being watered people who actually needed. This is actually a lot of that in it. In the book tat I like to read and but but you know I never thought that people should have to do what I do on a Sunday to either work at the organization or contribute to the organization and, an amazing to see Muslims and choose, and Mormons and in our biggest donors an atheist. He thinks that I prayed to a figment of my imagination Given eighteen million dollars- and you come with me to eleven contracts with his shoulders and that's like it's a big tent. The there were really trying to build and were trying to invite everybody introduced to solve a problem. This big, you need everybody right now, people who, who might believe the same thing that you believe, but what's beautiful about both reinventing charity and about clean water is that everyone can agree to a great yeah. It's it's it's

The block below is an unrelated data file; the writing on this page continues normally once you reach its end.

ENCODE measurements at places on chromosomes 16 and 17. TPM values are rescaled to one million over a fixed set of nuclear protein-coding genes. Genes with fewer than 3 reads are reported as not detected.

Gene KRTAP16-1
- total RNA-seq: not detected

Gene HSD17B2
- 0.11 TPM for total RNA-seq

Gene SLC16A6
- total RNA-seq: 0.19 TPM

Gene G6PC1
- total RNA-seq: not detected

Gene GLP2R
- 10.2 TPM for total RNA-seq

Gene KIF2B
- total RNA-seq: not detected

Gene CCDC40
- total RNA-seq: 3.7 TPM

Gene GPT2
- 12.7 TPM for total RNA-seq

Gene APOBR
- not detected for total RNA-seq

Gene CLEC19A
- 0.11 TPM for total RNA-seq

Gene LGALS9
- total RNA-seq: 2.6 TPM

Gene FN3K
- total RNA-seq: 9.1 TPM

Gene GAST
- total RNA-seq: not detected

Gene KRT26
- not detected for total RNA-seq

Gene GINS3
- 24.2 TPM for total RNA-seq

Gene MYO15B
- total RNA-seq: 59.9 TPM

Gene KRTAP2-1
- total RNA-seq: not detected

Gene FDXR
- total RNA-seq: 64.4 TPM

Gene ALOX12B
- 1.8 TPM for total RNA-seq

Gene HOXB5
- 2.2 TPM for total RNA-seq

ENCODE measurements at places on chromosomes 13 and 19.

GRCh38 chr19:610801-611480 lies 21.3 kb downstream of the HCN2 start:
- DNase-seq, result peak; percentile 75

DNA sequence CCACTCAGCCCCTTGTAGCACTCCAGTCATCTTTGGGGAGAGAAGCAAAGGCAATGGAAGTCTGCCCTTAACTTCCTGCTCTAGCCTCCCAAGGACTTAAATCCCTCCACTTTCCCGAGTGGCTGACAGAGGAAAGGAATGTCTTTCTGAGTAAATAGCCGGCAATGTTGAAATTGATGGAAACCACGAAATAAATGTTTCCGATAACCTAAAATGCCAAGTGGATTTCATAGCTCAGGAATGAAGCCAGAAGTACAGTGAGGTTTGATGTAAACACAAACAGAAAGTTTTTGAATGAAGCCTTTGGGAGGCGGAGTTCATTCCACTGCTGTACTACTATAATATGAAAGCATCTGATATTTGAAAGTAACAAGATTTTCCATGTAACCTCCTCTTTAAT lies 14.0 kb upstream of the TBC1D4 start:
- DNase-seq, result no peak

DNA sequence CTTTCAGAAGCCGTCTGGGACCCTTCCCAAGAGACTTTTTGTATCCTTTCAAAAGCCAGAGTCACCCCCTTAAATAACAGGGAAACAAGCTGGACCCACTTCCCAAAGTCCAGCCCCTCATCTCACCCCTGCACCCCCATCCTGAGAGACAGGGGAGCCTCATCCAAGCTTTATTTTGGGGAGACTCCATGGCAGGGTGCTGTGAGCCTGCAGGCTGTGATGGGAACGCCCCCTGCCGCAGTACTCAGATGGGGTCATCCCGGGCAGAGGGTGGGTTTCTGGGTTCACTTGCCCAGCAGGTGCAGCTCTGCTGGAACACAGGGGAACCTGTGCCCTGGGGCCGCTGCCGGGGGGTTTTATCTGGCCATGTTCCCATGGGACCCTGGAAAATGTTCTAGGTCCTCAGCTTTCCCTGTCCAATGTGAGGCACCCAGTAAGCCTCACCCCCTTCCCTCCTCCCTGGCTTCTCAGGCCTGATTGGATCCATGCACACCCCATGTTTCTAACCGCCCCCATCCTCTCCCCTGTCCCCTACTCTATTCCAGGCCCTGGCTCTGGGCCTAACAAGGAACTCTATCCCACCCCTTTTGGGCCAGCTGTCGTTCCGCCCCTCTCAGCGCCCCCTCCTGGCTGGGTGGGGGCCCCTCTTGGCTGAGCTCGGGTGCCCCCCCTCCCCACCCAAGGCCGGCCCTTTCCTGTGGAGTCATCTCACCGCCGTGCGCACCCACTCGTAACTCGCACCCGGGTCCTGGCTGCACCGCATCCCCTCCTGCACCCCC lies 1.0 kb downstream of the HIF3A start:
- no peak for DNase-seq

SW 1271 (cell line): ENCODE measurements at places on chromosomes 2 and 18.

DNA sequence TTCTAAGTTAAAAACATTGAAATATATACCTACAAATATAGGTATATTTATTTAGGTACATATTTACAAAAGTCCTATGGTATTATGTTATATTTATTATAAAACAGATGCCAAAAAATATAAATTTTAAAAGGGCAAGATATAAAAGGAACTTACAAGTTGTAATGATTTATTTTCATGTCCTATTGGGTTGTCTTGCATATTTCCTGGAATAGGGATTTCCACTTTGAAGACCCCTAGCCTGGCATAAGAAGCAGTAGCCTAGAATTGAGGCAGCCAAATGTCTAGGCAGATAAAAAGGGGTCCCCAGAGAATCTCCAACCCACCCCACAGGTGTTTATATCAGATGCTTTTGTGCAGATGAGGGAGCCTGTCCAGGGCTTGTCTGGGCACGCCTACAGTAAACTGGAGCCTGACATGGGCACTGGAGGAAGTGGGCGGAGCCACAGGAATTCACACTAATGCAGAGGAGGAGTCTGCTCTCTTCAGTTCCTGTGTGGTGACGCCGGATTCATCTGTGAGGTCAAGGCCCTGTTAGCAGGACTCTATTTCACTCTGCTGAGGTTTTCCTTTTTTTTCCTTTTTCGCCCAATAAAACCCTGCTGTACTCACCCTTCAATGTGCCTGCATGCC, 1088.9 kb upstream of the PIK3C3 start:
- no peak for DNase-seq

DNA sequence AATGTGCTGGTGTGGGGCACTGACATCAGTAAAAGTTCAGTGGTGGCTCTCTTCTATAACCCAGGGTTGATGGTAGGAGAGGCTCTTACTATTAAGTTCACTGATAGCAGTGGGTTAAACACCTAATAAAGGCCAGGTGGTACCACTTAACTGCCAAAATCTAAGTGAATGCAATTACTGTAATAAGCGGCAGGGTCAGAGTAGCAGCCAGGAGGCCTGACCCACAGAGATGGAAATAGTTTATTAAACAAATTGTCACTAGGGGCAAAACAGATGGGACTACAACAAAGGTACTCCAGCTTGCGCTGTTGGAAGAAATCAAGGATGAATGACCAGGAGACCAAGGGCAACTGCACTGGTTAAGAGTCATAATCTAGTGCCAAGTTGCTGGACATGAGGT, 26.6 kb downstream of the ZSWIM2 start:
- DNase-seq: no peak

like Republicans and Democrats, you might fight about every other possible. Make can say. Will you know why we dont think kids should be dying from swung, were ok and we don't think, did the kids need to believe anything special too to actually have clean and safe water drinks has been awesome. To bring people together from from different walks of life, actually unify them and say We can we can solve this. We could do this thing, this one thing together: Circa Haven, Thank you so much for your time. Congratulations on the new book is called thirst. It is today and everyone to go a copy right now to help support this incredible work. They are doing. These were happy on Rachel Car. We we'll be back with another episode next week in the meantime, do you have a moment and you can